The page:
7. Comment by Alison

    Alison May 1, 2010 at 08:48

    We moved with two cats and an 80/pound dog to the Netherlands and never once considered not bringing them. They´re our family and the same to us as children. When people expressed surprise that we were taking them, I was very tempted to ask them if they´d ask me that if I had children.

    I was more stressed about them moving than moving myself, but they handled it just fine and in the end, we got lucky and didn´t even have to go through customs with them. I was almost annoyed after getting all of that paperwork!

    • Comment by Alison


      Alison May 1, 2010 at 09:57

      HI Alison and welcome to CW. (Great name btw) 🙂 You’re story sounds so similar to ours. We spent ages dealing with the paperwork and then when we got to Schipol they waved us right through! If I hadn’t been so exhausted, I would have begged them to look at it all 🙂

  8. Comment by Nancie (Ladyexpat)

    Nancie (Ladyexpat) May 2, 2010 at 11:53

    Hi Alison,

    I found your blog via TBEX.

    When I moved to Asia in 2000 I left my 15 year old cat with my father. I had planned on bringing him over at a later date, but it never happened. Although, I missed Boots, in hindsight I made the right decision.

    I have since adopted a cat in Korea, Indy. It was 5 years before I made the commitment. I’ll probably be moving to a new country in late 2011 and I intend to take Indy with me wherever I go.

    • Comment by Alison


      Alison May 2, 2010 at 13:14

      Hi Nancie! Thanks for stopping by. I think certainly in the case of an older pet, like your cat Boots, it’s often better to avoid the stress of an overseas move. You were lucky to be able to leave him with a trusted family member and know that he is safe and cared for. I wish you years of happy travels with Indy and looks forward to following your adventures!

  9. Comment by tez

    tez May 3, 2010 at 03:55

    I think I have a photo of Deirdre in the EXACT same pose on one of my suitcases before I left Halifax… and I’ve got one of her IN my suitcase as well… signs of things to come? 🙂

    • Comment by Alison

      Alison May 3, 2010 at 11:36

      She is very well traveled and loves bags, just like her mom 🙂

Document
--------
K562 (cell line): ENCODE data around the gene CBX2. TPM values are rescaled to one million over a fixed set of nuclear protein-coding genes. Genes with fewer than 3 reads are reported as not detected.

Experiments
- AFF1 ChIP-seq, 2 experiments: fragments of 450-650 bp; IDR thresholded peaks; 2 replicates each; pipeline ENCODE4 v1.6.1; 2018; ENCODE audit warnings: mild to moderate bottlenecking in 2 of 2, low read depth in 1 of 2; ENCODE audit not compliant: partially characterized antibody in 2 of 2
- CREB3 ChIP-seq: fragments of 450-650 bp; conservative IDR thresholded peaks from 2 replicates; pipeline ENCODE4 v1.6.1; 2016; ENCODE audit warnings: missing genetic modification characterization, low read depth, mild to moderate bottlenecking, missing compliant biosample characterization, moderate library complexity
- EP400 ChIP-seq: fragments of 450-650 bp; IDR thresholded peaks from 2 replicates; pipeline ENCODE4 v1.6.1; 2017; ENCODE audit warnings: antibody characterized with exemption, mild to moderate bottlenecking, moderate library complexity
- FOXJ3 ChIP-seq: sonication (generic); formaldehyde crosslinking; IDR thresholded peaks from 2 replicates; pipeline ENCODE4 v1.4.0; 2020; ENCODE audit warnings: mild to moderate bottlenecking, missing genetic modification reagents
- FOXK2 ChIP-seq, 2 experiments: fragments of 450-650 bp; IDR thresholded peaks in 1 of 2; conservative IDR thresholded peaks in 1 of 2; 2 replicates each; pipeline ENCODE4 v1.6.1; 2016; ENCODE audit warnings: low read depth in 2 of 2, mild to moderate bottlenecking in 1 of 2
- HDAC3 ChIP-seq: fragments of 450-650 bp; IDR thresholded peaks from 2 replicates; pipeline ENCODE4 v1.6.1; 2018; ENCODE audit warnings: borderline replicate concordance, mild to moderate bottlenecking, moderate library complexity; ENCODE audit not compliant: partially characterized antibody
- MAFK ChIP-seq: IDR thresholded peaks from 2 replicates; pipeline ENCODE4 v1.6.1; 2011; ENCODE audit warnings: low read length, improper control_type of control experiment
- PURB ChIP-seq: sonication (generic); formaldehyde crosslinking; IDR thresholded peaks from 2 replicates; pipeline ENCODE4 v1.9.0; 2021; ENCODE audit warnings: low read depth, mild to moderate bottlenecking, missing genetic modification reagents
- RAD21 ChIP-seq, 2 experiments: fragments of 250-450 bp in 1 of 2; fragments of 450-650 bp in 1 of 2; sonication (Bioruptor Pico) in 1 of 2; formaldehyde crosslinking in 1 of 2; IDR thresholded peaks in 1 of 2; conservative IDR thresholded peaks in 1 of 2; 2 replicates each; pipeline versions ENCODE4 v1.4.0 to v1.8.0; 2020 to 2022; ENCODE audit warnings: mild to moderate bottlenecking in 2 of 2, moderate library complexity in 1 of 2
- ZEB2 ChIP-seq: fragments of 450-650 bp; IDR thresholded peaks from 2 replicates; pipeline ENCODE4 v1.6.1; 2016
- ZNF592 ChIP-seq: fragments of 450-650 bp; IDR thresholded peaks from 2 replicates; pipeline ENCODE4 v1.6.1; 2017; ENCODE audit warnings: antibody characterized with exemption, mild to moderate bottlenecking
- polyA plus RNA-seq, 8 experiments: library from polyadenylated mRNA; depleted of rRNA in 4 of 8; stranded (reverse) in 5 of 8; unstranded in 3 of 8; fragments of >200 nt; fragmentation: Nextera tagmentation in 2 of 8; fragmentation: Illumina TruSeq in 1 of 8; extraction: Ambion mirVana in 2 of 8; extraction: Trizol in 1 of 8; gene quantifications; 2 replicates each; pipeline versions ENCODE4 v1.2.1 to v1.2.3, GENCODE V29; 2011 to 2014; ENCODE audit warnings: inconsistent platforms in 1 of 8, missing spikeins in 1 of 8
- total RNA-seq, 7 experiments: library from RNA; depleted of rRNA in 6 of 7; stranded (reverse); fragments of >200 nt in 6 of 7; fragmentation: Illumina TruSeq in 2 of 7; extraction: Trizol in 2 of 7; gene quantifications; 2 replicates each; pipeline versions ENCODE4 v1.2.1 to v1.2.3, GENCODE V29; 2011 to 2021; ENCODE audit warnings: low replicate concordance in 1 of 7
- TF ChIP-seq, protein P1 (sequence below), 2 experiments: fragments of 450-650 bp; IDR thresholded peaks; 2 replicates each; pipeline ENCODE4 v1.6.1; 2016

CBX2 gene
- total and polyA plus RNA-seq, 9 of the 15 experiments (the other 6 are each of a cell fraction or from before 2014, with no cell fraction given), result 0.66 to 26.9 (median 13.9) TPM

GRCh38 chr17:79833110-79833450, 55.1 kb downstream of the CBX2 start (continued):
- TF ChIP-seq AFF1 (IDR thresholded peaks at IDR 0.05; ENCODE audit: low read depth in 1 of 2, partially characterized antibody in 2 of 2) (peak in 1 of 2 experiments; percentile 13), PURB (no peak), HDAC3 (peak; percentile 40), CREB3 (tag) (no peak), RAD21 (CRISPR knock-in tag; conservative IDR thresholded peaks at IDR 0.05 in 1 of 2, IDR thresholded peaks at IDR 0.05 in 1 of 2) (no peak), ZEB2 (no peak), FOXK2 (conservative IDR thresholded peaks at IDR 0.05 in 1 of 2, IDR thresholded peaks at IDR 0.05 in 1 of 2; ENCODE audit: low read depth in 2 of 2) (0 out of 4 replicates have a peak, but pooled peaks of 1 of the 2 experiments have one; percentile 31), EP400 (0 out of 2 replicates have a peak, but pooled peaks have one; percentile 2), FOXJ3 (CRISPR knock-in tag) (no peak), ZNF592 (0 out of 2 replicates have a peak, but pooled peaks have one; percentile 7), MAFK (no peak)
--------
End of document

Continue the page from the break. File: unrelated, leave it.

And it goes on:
10. Comment by Amy

    Amy May 18, 2010 at 19:43

    I traveled to 5 different foreign countries plus 5 returns to the US with my cat. Sadly, Belgium was her last posting as she passed away after 20 years of companionship a few weeks ago. I never questioned WHETHER she would go with us, just like kids. This is only our 2nd post with our son. Some people did think it weird how much we’ve spent to bring our cat all over the world. I think it’s weird and even cruel to abandon your pet because of a move. Thanks for you post.

    • Comment by Alison


      Alison May 18, 2010 at 21:51

      I’m so sorry for the loss of your furry friend 🙁 It sounds like she had amazing adventures with you though. I totally agree with you. It wasn’t a question for us either. Our kitties will go with us wherever life takes us and I’m sure they will be happy as long as we are all together. Thanks so much for your comment.

  11. Comment by Dallas

    Dallas May 27, 2010 at 22:06

    We were one of those families that moved without our dog, but only because we know she’s safe and happy where she is, at my parents’ house, and we’ll get her back when we go back. Our dog is a horrible traveler – hyperventilating in cars and making herself sick in kennels. When we lived in the states and traveled without her, she’d stay at a friend’s house. I was just too afraid to test if she’d make it on the flight overseas, and then through all the travel we do. Besides, my parents have her littermate, and they are so happy to be together. It is really hard though to go so long without her with us, but in this case, it was what we felt was the best decision for her.

    • Comment by Alison


      Alison May 27, 2010 at 22:40

      It absolutely sounds like you did the right thing for your dog. Some animals just aren’t good travellers. You’re lucky to have a great place to leave her but you must miss her a lot.